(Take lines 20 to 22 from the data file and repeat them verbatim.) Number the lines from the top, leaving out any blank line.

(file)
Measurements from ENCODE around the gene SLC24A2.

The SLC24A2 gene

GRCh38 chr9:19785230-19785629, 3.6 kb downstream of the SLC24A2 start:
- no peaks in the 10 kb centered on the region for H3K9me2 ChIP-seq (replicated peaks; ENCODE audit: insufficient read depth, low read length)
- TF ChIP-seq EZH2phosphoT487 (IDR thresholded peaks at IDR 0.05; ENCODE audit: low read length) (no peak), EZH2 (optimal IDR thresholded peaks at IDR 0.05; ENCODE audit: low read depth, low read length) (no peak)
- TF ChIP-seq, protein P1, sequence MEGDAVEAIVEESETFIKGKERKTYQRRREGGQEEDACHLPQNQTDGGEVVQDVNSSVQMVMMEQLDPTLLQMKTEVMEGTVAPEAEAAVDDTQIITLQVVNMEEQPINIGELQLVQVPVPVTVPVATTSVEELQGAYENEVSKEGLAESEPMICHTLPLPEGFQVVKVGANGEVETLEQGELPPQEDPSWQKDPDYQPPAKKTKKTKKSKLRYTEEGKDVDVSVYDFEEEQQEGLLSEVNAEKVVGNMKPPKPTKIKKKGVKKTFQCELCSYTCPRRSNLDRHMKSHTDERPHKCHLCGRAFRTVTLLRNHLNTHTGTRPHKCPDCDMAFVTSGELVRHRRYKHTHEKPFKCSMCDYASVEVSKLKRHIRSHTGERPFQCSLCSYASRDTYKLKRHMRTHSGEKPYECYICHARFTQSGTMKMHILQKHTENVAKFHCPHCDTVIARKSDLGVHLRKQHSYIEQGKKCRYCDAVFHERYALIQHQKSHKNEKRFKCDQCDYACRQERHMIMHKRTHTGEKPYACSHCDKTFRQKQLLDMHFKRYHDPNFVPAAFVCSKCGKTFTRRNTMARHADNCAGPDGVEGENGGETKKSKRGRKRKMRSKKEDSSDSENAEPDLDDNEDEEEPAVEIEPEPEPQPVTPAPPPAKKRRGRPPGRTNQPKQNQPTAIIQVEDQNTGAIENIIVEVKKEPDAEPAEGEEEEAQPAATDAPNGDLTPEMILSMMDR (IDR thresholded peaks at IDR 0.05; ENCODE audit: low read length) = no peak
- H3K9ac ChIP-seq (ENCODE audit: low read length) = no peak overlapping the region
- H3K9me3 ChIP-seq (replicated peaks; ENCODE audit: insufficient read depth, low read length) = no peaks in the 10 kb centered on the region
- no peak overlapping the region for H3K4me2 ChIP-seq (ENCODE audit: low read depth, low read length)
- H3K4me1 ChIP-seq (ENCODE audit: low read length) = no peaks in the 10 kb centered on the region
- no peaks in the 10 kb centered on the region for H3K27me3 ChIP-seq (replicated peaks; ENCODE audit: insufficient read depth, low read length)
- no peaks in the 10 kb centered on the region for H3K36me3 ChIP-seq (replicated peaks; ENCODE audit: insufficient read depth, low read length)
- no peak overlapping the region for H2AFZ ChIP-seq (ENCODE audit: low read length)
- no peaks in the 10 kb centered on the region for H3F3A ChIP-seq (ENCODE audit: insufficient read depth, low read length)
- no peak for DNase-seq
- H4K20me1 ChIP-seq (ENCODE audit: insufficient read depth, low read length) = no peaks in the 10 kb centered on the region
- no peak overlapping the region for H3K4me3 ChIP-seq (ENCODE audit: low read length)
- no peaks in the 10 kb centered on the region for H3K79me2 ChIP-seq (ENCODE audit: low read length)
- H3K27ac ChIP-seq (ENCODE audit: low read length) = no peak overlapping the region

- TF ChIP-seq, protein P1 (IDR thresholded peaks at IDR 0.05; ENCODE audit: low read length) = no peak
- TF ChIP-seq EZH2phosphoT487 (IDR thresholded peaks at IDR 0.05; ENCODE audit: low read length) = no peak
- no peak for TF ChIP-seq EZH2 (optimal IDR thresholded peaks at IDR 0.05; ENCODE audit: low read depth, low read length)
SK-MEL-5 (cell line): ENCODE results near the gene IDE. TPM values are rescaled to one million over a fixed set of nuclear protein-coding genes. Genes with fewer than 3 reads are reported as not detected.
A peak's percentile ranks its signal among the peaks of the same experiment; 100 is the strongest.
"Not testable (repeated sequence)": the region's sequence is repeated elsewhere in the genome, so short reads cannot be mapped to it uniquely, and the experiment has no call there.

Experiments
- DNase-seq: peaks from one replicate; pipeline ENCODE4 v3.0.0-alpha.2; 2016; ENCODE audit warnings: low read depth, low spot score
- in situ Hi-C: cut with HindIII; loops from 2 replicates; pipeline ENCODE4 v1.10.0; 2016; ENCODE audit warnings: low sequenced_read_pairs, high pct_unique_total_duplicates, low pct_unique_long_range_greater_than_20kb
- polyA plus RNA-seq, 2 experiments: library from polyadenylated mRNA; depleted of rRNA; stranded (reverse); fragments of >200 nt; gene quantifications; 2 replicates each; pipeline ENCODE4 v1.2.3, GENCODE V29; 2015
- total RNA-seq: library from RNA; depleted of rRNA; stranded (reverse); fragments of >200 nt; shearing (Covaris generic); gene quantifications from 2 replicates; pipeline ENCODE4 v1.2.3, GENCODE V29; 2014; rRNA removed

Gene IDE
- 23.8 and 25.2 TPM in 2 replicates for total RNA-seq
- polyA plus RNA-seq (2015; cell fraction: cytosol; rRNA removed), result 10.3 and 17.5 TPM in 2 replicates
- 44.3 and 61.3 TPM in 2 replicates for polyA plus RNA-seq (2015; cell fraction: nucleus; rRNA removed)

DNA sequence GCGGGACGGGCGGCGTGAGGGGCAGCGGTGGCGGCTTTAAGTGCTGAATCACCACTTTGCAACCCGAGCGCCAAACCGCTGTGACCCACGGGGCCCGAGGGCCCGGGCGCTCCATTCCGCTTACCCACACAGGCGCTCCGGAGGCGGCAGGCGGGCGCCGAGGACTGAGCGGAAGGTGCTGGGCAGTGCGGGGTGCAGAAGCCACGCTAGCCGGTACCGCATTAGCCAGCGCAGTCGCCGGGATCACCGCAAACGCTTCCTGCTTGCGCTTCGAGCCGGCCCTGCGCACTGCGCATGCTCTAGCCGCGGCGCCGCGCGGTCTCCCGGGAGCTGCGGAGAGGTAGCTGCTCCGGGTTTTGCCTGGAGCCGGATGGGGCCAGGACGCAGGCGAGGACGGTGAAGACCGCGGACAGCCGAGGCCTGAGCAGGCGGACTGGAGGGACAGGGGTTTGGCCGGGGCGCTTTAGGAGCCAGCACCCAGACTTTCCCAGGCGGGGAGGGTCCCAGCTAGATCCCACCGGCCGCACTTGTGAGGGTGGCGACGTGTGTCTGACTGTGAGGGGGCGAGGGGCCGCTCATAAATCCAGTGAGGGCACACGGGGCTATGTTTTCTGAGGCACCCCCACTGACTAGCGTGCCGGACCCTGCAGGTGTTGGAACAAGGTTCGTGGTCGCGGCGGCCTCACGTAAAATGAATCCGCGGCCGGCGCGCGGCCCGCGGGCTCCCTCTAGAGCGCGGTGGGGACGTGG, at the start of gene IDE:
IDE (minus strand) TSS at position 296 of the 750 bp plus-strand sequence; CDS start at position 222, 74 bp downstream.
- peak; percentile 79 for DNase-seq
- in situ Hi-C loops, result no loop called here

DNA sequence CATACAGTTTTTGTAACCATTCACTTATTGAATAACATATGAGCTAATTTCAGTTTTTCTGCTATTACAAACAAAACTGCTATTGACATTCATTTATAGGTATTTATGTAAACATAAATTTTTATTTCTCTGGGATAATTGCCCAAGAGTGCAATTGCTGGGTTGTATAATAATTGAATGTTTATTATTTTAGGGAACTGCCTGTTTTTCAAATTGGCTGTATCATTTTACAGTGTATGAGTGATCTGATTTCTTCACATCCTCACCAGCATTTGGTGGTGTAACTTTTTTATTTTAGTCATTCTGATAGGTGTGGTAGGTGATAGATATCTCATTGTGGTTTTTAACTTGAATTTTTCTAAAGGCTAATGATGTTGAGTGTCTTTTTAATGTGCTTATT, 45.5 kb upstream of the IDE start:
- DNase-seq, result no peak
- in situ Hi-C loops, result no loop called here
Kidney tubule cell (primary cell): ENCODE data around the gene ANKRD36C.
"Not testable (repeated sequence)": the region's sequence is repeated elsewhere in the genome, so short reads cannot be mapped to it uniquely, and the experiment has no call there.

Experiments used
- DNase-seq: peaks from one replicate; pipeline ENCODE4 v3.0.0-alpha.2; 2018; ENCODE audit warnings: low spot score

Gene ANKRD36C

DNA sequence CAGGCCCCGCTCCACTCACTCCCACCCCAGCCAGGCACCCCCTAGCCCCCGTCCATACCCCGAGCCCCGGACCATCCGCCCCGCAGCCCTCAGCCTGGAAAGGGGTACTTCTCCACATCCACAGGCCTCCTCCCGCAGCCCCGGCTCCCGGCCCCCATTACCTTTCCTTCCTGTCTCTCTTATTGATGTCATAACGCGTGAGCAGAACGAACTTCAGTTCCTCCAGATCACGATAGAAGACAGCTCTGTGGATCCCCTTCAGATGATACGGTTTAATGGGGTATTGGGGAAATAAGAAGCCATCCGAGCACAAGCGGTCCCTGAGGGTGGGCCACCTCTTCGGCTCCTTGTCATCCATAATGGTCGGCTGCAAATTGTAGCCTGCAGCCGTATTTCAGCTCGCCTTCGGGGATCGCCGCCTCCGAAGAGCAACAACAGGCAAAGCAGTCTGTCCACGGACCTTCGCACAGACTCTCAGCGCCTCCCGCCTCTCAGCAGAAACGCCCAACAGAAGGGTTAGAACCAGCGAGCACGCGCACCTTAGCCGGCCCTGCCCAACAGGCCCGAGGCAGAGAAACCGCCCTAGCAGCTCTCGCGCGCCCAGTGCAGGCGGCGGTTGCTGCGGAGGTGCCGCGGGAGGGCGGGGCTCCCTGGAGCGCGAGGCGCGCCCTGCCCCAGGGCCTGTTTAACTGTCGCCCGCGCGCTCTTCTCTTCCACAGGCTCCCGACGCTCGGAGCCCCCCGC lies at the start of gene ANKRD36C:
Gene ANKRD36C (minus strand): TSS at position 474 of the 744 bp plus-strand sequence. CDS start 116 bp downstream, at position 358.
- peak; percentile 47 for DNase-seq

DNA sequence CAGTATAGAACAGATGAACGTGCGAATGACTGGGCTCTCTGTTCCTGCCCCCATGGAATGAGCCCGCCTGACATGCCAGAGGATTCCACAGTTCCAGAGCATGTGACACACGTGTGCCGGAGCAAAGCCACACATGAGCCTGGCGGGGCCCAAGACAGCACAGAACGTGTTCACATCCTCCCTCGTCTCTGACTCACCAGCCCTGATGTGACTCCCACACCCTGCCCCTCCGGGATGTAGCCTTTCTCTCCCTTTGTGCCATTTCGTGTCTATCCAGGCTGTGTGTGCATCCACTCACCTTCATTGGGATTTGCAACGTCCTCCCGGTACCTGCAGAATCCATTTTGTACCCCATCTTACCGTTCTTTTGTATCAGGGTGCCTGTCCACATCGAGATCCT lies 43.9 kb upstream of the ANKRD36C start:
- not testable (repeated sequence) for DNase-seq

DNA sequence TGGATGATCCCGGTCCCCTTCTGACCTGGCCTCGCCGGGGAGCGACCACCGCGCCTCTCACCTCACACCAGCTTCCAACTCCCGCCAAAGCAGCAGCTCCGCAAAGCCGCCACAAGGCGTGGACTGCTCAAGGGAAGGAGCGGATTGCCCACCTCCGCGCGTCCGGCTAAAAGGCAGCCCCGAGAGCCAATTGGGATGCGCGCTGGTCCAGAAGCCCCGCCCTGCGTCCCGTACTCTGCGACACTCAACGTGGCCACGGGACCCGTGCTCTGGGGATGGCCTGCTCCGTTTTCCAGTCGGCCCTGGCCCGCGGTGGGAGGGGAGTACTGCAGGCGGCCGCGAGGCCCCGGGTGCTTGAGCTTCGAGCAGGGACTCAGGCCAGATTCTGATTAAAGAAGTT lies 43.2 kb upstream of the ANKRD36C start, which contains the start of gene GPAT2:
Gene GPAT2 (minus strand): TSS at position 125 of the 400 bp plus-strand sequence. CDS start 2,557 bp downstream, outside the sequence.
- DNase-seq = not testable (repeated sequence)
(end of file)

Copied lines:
- TF ChIP-seq, protein P1 (IDR thresholded peaks at IDR 0.05; ENCODE audit: low read length) = no peak
- TF ChIP-seq EZH2phosphoT487 (IDR thresholded peaks at IDR 0.05; ENCODE audit: low read length) = no peak
- no peak for TF ChIP-seq EZH2 (optimal IDR thresholded peaks at IDR 0.05; ENCODE audit: low read depth, low read length)